George: Okay, just to get really crazy detailed. When you are prepping your palette, do you put a whole tube of color in there?
Jivan: Yeah, so I have these-
George: Because you use a lot of paint.
Jivan: I use a tremendous amount of paint, yeah. That tree one we were talking about has three liters of paint in that one piece.
Jivan: Most pieces are between a liter and two, if they’re of any real size. In my spectrum of sizes, though, 48×60 is almost always about a liter of paint. These days. I don’t know, I used to paint different and it’s just been a ongoing development. But yeah, so I have a 20×16 paint carrier, basically, that I think people usually use it mix paint and also be their palette. I just have piles of paint in there.
George: Oh wow. Okay.
Jivan: That’s all I do, and so that’s my paint carrier.
Jivan: Then I mix colors fresh on a …
George: On there.
Jivan: I wipe down and scrape down my Tupperware storage box every day that I can on location, and then that’s where I mix. So I have a lid and I have the base and I can flip it up and then I can keep one clean for as long as possible and then switch it in. It gives me more time on location, and then I can save the color, too, and bring the color back in. So it’s a really excellent visual notation device …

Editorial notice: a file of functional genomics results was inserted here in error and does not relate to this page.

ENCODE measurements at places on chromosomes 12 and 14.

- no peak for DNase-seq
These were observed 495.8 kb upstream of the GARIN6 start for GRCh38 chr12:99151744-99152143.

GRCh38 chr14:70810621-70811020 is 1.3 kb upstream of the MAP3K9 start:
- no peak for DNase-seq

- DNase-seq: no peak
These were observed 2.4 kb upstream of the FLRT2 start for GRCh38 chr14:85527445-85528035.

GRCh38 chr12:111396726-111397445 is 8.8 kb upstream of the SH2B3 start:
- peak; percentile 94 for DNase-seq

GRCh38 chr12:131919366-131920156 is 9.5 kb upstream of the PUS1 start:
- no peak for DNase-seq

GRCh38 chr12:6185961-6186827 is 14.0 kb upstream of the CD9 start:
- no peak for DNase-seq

George: That makes sense.
Jivan: … that’s not a notebook but works like a notebook on steroids. I don’t know, I don’t have to sit there writing, “This is a really pinky magenta-y kind of yellow white in this left quadrant.” That doesn’t work. It’s too slow. This is super fast and in the flow of actually painting.